College of Science
Formula for success. Start with a challenging curriculum, add a laboratory-intensive environment and a talented, dedicated, accessible faculty, and you will multiply your career and graduate study opportunities exponentially. That’s the College of Science’s proven equation for a superior undergraduate education.
In addition to the traditional sciences, mathematics and statistics, and life sciences, our College of Science offers innovative majors in biotechnology, bioinformatics, imaging science, and several other fields. You’ll need to apply theory to the solution of practical, sometimes larger-than-life problems when you graduate, so all majors are career-oriented and laboratory-intensive.
Because RIT has always been committed to undergraduate education and research, we don’t reserve the best and newest equipment for graduate students and professors. As an undergraduate, you’ll have access to it all.
Undergraduate research is important, too. Each year, the dean’s office sponsors weekly undergraduate researchers seminars (with pizza). As an example, one session featured students Sun Woo Lee, on “Grouped Theory Applied to 3-D Puzzle,” and Barbara McElwee, on “River Otter Microsatellites Work with Raccoons.”
The latest addition to the College of Science facilities is the 35,000-square-foot Center for Bioscience Education and Technology. The heart of the building is a suite of laboratories equipped with state-of-the-art technology. This facility houses both CBET training and workshop activities as well as portions of the college’s bioscience majors.
You’ll also have access to the Center for Excellence in Mathematics, Science, and Technology, a premier national science education and research facility. The center features media-supported classrooms and laboratories filled with the most up-to-date equipment and technology available.
If you are interested in working in the life sciences, mathematics, or physical sciences but are not sure which field is right for you, the college offers a general science exploration program. During this one-year option, you will take courses in a variety of science and math areas and work closely with an experienced faculty adviser. Students may then declare a major in either the College of Science or the College of Health Sciences and Technology.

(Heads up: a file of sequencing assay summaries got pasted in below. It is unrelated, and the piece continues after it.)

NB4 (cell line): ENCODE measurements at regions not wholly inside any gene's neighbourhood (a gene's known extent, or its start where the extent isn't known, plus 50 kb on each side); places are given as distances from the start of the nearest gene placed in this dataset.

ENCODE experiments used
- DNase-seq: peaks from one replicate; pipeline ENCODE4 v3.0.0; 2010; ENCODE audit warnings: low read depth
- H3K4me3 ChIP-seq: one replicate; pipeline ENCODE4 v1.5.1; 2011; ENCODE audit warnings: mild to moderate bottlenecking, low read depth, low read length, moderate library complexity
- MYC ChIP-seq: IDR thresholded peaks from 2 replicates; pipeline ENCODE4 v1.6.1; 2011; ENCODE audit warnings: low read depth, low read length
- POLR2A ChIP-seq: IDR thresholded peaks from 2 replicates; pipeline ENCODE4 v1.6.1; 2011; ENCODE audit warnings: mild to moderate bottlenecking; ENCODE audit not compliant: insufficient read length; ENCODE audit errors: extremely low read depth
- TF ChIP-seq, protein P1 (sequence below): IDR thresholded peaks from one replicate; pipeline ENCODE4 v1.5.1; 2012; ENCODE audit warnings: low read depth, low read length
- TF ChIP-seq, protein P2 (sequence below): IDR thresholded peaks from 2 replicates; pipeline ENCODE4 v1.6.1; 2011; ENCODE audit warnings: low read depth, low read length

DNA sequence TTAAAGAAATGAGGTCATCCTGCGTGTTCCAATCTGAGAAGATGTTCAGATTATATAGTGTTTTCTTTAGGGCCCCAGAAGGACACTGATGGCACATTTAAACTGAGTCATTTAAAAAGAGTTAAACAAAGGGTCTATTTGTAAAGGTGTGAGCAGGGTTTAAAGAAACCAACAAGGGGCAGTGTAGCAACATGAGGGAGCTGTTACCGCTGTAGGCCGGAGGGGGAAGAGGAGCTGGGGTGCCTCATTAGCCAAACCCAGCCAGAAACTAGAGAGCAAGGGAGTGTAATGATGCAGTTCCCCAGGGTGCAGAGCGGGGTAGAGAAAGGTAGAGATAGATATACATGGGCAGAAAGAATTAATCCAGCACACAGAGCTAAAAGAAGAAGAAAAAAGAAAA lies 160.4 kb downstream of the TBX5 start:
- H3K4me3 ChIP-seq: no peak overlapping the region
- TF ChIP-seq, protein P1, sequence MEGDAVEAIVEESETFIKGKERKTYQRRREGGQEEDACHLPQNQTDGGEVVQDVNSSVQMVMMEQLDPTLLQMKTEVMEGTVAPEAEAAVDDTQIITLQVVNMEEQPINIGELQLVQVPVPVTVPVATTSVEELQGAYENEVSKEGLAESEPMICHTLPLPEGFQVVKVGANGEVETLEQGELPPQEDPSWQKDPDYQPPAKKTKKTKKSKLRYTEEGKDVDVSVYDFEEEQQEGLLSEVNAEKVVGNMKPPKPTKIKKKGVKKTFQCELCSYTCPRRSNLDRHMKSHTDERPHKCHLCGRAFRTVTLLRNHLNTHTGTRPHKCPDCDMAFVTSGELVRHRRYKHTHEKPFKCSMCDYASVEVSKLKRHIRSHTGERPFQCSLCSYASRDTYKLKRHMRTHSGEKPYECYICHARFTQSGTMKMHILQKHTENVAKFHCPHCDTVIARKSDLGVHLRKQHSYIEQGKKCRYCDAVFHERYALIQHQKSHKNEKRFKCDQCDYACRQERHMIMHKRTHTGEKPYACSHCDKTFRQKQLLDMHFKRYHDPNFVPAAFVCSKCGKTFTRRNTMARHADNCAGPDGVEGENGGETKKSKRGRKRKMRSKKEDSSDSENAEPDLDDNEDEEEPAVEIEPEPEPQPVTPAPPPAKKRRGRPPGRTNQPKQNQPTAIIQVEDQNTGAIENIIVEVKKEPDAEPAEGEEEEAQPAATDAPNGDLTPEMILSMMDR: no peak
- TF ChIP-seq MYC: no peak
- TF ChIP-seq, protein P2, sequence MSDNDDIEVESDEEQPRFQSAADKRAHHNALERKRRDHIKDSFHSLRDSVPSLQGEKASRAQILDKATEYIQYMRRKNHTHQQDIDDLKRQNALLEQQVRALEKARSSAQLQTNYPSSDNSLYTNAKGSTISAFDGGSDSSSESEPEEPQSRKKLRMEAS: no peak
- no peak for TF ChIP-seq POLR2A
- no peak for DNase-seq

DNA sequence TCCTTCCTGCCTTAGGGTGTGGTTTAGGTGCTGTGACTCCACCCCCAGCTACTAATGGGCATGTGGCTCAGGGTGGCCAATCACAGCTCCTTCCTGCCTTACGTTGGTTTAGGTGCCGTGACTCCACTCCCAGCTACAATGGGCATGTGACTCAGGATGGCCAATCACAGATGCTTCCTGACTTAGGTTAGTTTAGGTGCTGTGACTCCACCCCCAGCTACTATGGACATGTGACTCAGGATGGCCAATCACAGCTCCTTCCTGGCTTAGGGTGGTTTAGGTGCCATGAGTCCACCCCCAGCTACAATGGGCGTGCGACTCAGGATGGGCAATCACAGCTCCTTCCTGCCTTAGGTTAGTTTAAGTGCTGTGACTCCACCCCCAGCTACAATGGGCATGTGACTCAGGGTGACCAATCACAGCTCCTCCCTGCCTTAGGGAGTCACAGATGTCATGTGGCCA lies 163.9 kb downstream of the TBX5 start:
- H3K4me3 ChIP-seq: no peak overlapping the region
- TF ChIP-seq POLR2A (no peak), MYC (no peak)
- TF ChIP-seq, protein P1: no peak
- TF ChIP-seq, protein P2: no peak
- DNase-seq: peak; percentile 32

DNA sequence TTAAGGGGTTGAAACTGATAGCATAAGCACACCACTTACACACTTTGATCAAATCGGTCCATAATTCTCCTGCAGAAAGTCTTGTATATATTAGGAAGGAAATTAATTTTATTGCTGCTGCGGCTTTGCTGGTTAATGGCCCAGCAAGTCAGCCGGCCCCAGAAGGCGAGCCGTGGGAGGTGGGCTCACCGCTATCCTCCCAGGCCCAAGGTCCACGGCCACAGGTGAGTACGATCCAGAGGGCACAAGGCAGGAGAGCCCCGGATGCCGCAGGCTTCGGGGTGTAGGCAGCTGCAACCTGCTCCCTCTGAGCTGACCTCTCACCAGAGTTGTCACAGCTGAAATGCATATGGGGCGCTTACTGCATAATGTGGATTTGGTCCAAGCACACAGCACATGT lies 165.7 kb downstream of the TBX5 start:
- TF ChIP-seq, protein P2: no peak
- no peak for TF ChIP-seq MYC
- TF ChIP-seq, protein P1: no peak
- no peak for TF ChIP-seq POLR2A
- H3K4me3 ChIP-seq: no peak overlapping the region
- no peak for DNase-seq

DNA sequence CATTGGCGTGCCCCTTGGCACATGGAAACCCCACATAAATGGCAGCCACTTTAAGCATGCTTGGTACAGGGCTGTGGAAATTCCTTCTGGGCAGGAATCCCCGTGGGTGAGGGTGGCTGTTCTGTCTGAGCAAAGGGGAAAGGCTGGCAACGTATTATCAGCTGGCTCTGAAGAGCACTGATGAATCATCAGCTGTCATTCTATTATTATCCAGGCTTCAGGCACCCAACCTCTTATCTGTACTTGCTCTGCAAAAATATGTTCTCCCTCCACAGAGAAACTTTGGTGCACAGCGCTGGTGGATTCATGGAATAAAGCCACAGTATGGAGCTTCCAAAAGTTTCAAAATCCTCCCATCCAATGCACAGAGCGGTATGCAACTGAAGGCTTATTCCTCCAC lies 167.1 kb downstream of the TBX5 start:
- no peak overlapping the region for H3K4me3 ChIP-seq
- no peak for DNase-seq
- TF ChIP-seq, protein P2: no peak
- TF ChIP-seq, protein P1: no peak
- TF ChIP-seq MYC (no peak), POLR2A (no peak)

Like many of our students, you may be interested in premedical studies. Once accepted into a degree program, you can begin working with a team of premedical advisers to select the courses and activities that prepare you for medical, dental, veterinary, or optometry school. One of the major benefits of this program is the clinical medicine co-op. Through a formal agreement with Rochester’s Unity Hospital, premedical students are trained to provide direct patient care. Students tell us this is one of their most rewarding opportunities, and their experience is welcomed by medical schools.
Each year, a limited number of summer research awards are available to qualified College of Science undergraduate students. Interested students submit a research proposal along with a faculty letter of support. Monetary grants are awarded to winning proposals and students spend 10 weeks in the summer at RIT and present their findings during the college’s Undergraduate Research Symposium.
College of Science students interested in pursuing careers in education can take advantage of an articulation agreement between RIT and Nazareth College. Under the agreement, qualified students may pursue up to nine credits of graduate education at Nazareth in their final undergraduate year at RIT.
You don’t have to wait until graduation to gain professional experience. If you are enrolled in the mathematics, statistics, physical sciences, or imaging science majors, you may choose the cooperative education plan, which adds several months of paid work experience, or the traditional four-year sequence. A popular option, co-op work may begin in the second or third year, depending on your major.
RIT’s medical science programs require a clinical internship in the fourth year that provides the experience necessary for professional licensing.
Center for Imaging Science
How do satellites beam images back to Earth? Could light replace electricity as an energy source? How can we enhance images of the brain taken by CAT scans?
Students in RIT’s Carlson Center for Imaging Science, a unique teaching and research facility, explore and answer questions like these. You’ll learn about imaging systems ranging from human vision to virtual reality. You’ll discover how imaging technology probes the depths of the ocean, the surface of the Earth, and the vastness of outer space.
As an imaging science student, you’ll also study physics, chemistry, and mathematics, and apply your knowledge to image creation, manipulation, storage, and transmission. You’ll have significant opportunities to work with faculty on research projects, and your lab experiments will be conducted with state-of-the-art equipment.
Imaging science is a dynamic field that provides outstanding career opportunities, and if you decide to continue your studies, RIT offers a master’s degree and the nation’s only doctoral program in imaging science.